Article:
No, the "Blonde Gene" Does Not Make You Dumb
The exact genetic change that creates blonde hair has been identified, providing more insight into how the human genome works and proving once-and-for-all that being blond has nothing to do with intelligence.
A study published in the peer-reviewed journal Nature Genetics details how researchers have finally identified the exact genetic mutation that can make a person blonde, in-turn identifying the influential molecule that determines the hair color of every human being.
"We've been trying to track down the genetic and molecular basis of naturally occurring traits - such as hair and skin pigmentation - in fish and humans to get insight into the general principles by which traits evolve," study author David Kingsley said in a statement. "Now we find that one of the most crucial signaling molecules in mammalian development also affects hair color."
According to the study, a protein called KITLG heavily influences how hair color is expressed. The protein, which is instrumental in many stem cell processes, aids in the formation of blood, egg, and sperm cells in addition to hair pigmentation. However, the "blonde gene" mutation appears to affect this protein in hair follicles alone, without altering how KITLG is expressed in the rest of the body.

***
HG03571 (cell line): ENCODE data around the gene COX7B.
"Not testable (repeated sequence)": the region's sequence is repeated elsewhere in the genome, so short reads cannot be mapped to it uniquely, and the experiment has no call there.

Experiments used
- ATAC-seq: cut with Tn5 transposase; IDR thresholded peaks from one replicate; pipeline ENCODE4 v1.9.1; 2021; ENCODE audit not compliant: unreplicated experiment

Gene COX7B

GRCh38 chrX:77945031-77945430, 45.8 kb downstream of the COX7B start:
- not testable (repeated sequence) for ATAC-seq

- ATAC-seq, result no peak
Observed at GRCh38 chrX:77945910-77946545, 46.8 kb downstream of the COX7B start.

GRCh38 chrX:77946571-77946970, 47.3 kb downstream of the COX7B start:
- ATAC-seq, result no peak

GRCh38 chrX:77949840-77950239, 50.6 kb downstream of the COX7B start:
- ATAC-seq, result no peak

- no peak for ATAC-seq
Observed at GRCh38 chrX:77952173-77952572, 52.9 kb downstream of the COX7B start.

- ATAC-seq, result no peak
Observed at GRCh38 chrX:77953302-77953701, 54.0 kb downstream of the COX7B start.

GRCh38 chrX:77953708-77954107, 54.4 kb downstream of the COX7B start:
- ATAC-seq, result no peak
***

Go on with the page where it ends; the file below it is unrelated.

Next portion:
Researchers determined this after analyzing the DNA of a great number of blonde people in Iceland, identifying one single letter-change mutation that appeared to be associated with blondeness. They then extensively observed what this mutation did to human cells in the lab.
This analysis showed that the mutation affected hair follicles alone, and did not influence any other developmental processes in the human body - effectively proving that being blonde has nothing to do with intelligence, in spite of the age old stigma.
Animal testing helped prove this point, given that normally brown-colored mice were born with lighter coats when genetically altered to express the single mutation.
"It's clear that this hair color change is occurring through a regulatory mechanism that operates only in the hair," Kingsley said. "This isn't something that also affects other traits, like intelligence or personality. The change that causes blond hair is, literally, only skin deep."
The study was published in Nature Genetics on June 1.